But patients who have already received a health check will not be retested, in a move that could intensify inequalities across England.
The majority of PCTs across the country have now begun rolling out the checks, with some offering them from as early as January this year.
Currently, these PCTs are following guidance which states that ‘a fasting plasma glucose (FPG) test is recognised as an acceptable first test to identify those with potential diabetes or at high risk’.
Studies have, however, shown that introducing HbA1c testing could help to identify twice as many cases of diabetes as FPG testing. The test is also more accurate at picking up diabetes among South Asians, a population who are six times more likely to develop the condition than Caucasians.
Dr Terry McCormack, former chairman of the Primary Care Cardiovascular Society, said that ‘it was likely’ that the UK would now adopt HbA1c testing.
‘This will cause problems for PCTs, particularly those with high deprivation and ethnic minority populations, that have already begun their health checks and are not using HbA1c testing,’ he warned.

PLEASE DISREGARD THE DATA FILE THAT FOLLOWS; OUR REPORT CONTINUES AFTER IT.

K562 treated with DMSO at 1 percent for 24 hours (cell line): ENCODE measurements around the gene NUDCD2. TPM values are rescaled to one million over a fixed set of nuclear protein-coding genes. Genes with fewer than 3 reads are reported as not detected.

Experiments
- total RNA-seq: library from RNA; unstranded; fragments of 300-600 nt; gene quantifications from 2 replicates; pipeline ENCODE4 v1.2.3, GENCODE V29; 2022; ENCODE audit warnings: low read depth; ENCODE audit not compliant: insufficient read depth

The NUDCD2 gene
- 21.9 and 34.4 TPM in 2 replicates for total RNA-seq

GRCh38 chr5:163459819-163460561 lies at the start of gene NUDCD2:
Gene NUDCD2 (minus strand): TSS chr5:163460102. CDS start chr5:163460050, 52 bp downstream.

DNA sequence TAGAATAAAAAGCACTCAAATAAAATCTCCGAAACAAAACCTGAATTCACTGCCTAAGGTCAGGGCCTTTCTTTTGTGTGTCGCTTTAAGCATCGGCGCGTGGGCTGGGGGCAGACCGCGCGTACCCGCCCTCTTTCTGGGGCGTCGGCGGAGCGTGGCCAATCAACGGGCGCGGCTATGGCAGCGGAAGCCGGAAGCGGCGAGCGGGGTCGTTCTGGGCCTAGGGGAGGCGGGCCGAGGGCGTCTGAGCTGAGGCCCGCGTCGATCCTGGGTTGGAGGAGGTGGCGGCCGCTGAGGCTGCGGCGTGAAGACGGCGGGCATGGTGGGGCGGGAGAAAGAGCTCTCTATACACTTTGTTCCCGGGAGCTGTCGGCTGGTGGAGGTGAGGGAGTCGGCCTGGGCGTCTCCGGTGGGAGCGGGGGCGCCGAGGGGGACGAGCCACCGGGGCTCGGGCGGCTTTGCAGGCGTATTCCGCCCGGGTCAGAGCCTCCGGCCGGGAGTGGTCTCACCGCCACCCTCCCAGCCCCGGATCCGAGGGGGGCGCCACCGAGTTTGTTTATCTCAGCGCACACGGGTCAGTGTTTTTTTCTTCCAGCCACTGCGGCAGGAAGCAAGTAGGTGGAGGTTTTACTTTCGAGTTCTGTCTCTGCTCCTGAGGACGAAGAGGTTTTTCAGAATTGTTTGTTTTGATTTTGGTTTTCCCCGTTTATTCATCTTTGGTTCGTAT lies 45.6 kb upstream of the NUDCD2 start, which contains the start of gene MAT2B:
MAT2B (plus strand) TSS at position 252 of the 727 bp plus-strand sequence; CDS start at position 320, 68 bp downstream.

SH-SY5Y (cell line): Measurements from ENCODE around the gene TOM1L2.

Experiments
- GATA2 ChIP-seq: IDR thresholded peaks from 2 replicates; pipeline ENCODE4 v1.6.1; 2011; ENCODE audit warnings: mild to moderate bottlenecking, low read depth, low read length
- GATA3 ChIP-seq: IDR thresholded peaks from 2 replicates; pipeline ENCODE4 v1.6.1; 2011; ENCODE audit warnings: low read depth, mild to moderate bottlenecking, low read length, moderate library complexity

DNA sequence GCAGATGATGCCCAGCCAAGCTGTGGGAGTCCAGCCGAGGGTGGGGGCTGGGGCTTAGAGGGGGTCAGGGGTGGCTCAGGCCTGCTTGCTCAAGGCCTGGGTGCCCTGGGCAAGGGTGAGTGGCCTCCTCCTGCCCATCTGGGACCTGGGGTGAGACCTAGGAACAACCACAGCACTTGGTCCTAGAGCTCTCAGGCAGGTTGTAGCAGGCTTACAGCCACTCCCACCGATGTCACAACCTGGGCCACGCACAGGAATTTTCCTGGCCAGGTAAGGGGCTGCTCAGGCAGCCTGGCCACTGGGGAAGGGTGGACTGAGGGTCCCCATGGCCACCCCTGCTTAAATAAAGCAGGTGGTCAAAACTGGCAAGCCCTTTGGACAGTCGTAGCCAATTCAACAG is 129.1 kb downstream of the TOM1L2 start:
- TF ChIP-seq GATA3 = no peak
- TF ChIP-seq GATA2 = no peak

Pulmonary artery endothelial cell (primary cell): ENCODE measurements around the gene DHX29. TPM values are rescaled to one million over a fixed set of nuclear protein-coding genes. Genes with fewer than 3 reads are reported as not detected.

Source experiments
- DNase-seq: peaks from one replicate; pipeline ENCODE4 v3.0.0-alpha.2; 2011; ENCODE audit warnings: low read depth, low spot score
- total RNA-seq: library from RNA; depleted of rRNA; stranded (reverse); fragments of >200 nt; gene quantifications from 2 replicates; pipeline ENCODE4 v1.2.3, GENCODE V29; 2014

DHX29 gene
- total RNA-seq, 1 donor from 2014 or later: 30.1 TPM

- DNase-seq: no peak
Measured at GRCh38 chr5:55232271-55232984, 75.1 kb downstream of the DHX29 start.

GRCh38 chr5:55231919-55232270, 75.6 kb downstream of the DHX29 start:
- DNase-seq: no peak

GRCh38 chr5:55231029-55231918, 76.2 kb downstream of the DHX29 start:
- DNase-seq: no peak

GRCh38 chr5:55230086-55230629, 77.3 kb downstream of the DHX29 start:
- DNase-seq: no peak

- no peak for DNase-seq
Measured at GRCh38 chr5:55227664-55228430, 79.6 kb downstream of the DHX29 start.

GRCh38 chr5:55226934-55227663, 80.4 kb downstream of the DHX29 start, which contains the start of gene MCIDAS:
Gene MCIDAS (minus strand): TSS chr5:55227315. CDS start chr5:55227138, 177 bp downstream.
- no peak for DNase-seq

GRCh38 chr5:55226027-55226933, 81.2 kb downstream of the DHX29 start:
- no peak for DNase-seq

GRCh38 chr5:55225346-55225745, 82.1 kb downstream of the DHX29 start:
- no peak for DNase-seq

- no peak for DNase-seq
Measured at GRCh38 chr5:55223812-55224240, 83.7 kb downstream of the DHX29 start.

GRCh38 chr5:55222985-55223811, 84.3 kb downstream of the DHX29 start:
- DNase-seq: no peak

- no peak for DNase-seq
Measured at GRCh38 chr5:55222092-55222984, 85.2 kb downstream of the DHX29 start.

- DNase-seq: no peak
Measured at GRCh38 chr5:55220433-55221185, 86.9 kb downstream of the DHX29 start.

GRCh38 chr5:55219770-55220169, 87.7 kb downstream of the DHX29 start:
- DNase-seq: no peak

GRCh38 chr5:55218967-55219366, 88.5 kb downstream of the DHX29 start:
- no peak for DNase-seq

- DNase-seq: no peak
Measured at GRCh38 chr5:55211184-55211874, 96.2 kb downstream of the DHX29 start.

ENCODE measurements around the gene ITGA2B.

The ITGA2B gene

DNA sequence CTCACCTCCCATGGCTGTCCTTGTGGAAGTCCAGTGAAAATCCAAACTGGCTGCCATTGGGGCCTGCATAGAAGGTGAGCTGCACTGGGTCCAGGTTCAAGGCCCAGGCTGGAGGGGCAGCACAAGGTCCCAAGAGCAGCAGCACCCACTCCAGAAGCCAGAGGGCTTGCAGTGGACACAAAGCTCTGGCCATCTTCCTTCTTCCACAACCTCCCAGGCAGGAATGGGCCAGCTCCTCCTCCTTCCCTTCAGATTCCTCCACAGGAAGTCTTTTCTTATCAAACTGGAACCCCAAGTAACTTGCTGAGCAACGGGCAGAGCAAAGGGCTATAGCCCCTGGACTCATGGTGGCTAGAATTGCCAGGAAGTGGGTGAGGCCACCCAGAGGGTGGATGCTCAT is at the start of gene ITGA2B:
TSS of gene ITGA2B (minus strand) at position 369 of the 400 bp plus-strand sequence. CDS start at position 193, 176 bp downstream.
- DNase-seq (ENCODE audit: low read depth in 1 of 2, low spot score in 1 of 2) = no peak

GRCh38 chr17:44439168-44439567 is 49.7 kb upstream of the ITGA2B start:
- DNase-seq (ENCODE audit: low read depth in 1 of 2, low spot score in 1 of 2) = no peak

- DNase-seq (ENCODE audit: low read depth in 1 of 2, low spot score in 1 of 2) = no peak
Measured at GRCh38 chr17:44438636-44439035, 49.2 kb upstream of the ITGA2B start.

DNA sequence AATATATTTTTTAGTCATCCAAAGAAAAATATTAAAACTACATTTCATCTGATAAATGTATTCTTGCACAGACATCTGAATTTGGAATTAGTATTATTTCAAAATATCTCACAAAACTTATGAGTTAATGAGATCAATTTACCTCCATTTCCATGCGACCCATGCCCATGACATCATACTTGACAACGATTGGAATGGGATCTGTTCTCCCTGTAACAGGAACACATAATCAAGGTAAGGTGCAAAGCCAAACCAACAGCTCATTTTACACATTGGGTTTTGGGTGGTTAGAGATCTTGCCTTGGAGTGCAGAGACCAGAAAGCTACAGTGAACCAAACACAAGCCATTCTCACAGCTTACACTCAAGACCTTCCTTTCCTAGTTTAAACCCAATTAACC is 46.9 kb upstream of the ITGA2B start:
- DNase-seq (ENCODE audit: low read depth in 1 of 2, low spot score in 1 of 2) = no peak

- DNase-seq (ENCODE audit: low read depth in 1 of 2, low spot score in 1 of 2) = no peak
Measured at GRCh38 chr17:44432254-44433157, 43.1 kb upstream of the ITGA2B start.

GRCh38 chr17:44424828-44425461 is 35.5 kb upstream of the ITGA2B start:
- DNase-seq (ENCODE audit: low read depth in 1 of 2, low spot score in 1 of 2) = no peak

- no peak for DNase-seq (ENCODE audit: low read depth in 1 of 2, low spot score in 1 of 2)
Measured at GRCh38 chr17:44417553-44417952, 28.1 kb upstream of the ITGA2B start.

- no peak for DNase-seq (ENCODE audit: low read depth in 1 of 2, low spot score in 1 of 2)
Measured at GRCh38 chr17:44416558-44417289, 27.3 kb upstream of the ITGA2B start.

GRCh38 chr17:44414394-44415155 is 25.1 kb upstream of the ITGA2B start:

Professor Kamlesh Khunti, an adviser to the DoH health checks programme, said that new patients would be classified with the new test, but that GPs would not go back and retest patients who had been diagnosed using the FPG tests.
‘HbA1c is definitely a better test for diabetes as it is a much better marker for cardiovascular outcomes,’ he said. ‘It is also a more convenient test as patients do not have to fast before taking it.’
Diabetes UK confirmed that discussions about changing diagnostic criteria were ongoing, with a decision imminent.
A spokesman for the DoH added that the department was awaiting a decision from the WHO before announcing any change to HbA1c testing.
- Read this week’s GP dated 22 May for the full version of this story.
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